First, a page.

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efind (extendable find) searches for files in a directory hierarchy.

Basically it's a wrapper for GNU find providing an easier and more intuitive expression syntax. It can be extended by custom functions to filter search results.

A quick example

Let's assume you want to find all MP3 (*.mp3) and Ogg Vorbis (*.ogg) files that were modified less than two days ago in your music folder. That's no problem with efind's self-explanatory expression syntax:

$ efind ~/music '(name="*.mp3" or name="*.ogg") and mtime<2 days'

Additionally you can filter the search result by audio tags and properties with the taglib extension:

$ efind ~/music '(name="*.mp3" or name="*.ogg") and mtime<2 days \
  and artist_matches("Welle: Erdball") and audio_length()>200'


Running efind without any argument the search expression is read from standard input (stdin) and files are searched in the user's home directory. A different directory and expression can be specified with the –dir and –expr options:

$ efind --dir=/tmp --expr="size>1M and type=file"

efind tries to handle the first two arguments as path and expression. It's valid to run efind the following way:

$ efind ~/git 'type=file and name="CHANGELOG"'

If you want to show the translated arguments without running GNU find use the –print option. To quote special shell characters append –quote:

$ efind . 'iregex=".*\.txt" and writable' --print --quote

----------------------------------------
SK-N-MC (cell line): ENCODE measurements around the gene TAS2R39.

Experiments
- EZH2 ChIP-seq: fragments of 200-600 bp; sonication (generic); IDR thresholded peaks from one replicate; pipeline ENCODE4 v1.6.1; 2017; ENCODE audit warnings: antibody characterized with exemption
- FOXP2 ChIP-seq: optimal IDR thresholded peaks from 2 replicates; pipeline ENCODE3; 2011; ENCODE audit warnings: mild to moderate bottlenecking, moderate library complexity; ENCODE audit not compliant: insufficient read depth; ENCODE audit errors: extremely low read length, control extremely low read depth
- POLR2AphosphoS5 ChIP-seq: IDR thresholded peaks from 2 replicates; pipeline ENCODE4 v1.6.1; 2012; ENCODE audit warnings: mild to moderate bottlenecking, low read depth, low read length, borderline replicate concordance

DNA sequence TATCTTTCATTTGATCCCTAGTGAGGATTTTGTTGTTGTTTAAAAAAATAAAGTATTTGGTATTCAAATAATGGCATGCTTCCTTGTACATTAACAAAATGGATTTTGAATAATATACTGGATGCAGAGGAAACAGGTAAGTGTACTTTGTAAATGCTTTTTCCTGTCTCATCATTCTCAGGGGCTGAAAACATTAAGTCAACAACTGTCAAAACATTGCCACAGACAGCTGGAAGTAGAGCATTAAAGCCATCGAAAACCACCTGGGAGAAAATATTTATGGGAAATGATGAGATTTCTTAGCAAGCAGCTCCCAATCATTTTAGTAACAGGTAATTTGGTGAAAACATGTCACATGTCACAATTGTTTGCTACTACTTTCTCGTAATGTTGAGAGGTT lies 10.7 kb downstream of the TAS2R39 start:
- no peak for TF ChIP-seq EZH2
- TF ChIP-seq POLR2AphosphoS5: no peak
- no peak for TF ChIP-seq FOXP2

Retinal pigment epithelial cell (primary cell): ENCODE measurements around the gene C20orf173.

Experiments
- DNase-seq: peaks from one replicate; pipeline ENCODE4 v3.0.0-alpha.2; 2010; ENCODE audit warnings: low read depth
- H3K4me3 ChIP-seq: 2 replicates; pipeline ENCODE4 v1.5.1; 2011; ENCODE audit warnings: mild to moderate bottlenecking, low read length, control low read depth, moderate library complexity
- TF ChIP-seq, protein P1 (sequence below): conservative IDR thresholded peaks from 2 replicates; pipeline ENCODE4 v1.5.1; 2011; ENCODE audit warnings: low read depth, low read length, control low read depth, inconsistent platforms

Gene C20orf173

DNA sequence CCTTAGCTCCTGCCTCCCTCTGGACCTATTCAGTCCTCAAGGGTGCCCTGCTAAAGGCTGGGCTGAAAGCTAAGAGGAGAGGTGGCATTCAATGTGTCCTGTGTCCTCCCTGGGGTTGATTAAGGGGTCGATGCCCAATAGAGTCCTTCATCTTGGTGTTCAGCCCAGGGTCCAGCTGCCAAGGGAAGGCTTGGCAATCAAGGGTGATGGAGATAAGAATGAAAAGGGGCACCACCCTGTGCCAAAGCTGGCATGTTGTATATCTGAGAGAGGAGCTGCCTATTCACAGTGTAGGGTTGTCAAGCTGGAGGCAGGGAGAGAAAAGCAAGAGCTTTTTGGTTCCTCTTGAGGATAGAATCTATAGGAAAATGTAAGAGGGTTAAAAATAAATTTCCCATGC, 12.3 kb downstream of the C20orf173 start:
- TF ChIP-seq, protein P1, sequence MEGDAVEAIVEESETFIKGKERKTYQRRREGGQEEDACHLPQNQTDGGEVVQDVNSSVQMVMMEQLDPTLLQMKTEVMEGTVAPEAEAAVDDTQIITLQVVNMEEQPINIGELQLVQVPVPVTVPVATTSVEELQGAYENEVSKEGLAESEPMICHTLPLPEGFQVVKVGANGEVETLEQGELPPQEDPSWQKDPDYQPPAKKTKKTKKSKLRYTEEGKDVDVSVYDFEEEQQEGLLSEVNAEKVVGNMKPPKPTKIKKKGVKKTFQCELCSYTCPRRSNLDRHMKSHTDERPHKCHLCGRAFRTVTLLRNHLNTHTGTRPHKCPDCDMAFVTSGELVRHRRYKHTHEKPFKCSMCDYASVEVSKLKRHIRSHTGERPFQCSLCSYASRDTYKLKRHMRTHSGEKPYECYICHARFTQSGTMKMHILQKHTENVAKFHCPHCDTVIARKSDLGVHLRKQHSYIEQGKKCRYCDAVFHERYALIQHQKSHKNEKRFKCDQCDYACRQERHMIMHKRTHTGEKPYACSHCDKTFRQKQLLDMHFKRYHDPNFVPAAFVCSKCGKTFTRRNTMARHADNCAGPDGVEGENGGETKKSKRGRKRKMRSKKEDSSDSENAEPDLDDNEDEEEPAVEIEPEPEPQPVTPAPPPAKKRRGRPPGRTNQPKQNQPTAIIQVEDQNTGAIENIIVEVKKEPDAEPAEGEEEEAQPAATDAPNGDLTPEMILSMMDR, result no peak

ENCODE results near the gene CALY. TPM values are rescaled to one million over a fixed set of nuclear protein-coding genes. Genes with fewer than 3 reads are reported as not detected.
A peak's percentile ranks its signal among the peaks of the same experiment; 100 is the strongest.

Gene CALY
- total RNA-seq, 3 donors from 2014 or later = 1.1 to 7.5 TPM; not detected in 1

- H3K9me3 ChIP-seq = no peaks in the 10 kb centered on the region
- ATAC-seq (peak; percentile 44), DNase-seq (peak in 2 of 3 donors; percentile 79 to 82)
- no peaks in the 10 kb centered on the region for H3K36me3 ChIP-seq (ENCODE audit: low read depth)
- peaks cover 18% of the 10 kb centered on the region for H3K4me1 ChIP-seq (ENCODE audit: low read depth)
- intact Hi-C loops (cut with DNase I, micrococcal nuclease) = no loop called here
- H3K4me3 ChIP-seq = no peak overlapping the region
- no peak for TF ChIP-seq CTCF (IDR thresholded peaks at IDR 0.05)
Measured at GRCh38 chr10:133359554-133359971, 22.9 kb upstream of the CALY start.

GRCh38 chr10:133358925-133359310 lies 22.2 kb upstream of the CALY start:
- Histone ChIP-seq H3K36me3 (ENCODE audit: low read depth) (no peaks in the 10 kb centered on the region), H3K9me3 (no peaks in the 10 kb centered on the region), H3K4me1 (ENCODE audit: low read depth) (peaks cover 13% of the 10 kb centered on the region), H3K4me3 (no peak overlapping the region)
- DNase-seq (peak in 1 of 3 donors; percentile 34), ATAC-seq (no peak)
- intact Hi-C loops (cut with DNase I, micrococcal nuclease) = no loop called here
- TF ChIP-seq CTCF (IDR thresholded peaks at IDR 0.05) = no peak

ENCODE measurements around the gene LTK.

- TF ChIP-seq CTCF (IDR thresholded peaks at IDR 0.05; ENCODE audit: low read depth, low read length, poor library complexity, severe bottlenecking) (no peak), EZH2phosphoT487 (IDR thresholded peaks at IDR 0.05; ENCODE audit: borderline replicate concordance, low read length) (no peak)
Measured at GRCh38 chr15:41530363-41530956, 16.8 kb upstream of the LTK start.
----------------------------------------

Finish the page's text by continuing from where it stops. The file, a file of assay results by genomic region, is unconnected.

efind is shipped with a manpage, of course.

$ man efind

Expression Syntax

A search expression consists of at least one comparison or file flag to test. Multiple expressions can be evaluated by using conditional operators:

andIf an expression returns logical false it returns that value and doesn't evaluate the next expression. Otherwise it returns the value of the last expression.
orIf an expression returns logical true it returns that value and doesn't evaluate the next expression. Otherwise it returns the value of the last expression.

Expressions are evaluated from left to right. Use parentheses to force precedence.

The following operators can be used to compare a file attribute to a value:

=equals to
>greater than
>=greater or equal
<less than
<=less or equal

A value must be of one of the data types listed below:

stringQuoted sequence of characters.
numberWhole number.
time intervalTime interval (number) with suffix. Supported suffixes are "minute(s)", "hour(s)" and "day(s)".
file sizeUnits of space (number) with suffix. Supported suffixes are "byte(s)", "kilobyte(s)", "megabyte(s)" and "gigabyte(s)".
file type"file", "directory", "block", "character", "pipe", "link" or "socket".

The following file attributes are searchable:

namecase sensitive filename patternstring"*.txt"
inamecase insensitive filename patternstring""
regexcase sensitive regular expressionstring".*\.html"
iregexcase insensitive regular expressionstring".*\.TxT"
atimelast access timetime interval1 minute
ctimelast file status changetime interval15 hours
mtimelast modification timetime interval30 days
sizefile sizesize10 megabyte
groupname of the group owning the filestring"users"
gidid of the group owning the filenumber1000
username of the user owning the filestring"john"
uidid of the user owning the filenumber1000
typefile typefile typepipe
filesystemname of the filesystem the file is onstring"ext4"

Additionally you can test these flags:

readablethe file can be read by the user
writablethe user can write to the file
executablethe user is allowed to execute the file
emptythe file is empty and is either a regular file or a directory

Project website

If you want more information or install efind visit the project website.